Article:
That sparked concern that — if the president lost — his teams of lawyers across the country would seek to raise doubt about the results and delay the process in hopes Republican legislatures or Congress would flip the outcome.

One of the scenarios involved GOP-led legislatures in contested states picking their own electors, ignoring the popular vote. Presidential election outcomes, after all, are decided by the electoral college, not who gets the most votes in an election.

Many legal experts have expressed skepticism such a maneuver would be legal, or work.

But that didn’t stop supporters of the president, including talk radio host Mark Levin, some Republican congressmen, and even governors from suggesting GOP-led legislatures do just that.

Republican legislative leaders in key states have said they won’t pick new electors. One Georgia legislative aide compared the idea to discussing the existence of Bigfoot or the Easter Bunny.

The Electoral Count Act — an 1876 law — says that legislators can step in and pick electors in the event of a “failed election” in which voters have not made a choice for president.

Election officials in Georgia have said the general election came off with fairly minimal problems, particularly when compared to the June primaries, and that there was no evidence of fraud. Republican Lt. Gov. Geoff Duncan took to CNN to say there was no evidence of any systemic wrongdoing, despite claims by Trump supporters and lawyers.

Critics of the president’s post-election strategy have said lawsuits filed by the Trump campaign appear to be aimed at slowing down the vote certifications, allowing it to argue the election was “failed.”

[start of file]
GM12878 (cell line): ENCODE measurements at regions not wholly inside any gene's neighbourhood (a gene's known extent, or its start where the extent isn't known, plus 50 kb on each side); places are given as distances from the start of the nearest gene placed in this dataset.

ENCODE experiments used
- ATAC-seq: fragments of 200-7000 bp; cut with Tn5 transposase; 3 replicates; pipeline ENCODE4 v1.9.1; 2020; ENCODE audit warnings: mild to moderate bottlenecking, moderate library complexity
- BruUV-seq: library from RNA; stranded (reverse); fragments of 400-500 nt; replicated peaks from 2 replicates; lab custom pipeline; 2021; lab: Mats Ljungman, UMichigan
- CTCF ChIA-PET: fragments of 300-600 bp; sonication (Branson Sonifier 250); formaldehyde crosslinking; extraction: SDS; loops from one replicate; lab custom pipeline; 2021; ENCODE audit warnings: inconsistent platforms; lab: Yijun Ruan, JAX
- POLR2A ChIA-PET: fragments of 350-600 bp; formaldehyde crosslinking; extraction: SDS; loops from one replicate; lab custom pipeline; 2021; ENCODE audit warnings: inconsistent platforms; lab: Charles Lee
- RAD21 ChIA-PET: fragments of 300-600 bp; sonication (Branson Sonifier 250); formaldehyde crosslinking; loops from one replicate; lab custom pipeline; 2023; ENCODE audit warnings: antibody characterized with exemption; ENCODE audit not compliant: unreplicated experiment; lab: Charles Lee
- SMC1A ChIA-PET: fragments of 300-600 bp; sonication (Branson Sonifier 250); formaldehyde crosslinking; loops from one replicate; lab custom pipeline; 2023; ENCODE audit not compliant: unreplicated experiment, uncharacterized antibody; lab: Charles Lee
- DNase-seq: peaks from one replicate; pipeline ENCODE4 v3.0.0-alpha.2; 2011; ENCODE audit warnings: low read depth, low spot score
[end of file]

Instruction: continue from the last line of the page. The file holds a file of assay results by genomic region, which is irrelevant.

Eric Segall, a Georgia State University professor who teachers constitutional law, said the process of picking a president “is not really that complicated as long as you understand there is possible chaos at the end.”

Segall said Georgia lawmakers could change the way electors are chosen in the state, but couldn’t do so retroactively.

Kemp and top legislative leaders released a joint statement last week throwing cold water on the idea that he’d call a special legislative session to overhaul voting rules before the Jan. 5 U.S. Senate runoffs in Georgia.

“Any changes to Georgia’s election laws made in a special session will not have any impact on an ongoing election and would only result in endless litigation,” said Kemp, House Speaker David Ralston and Duncan, all Republicans.

So Republican lawmakers won’t be meeting before the end of the year. The regular session of the Legislature begins the week after Congress counts the electoral vote and a week before the inauguration.

Segall said there would almost certainly be “massive unrest” if the General Assembly’s Republican leadership picked electors after Biden won the vote in Georgia. “I don’t think that is going to happen in Georgia,” he added.

But he said, “Everything we are talking about is on paper. Paper is good when the respect for rule of law is present.”

Read the original story on AJC.com.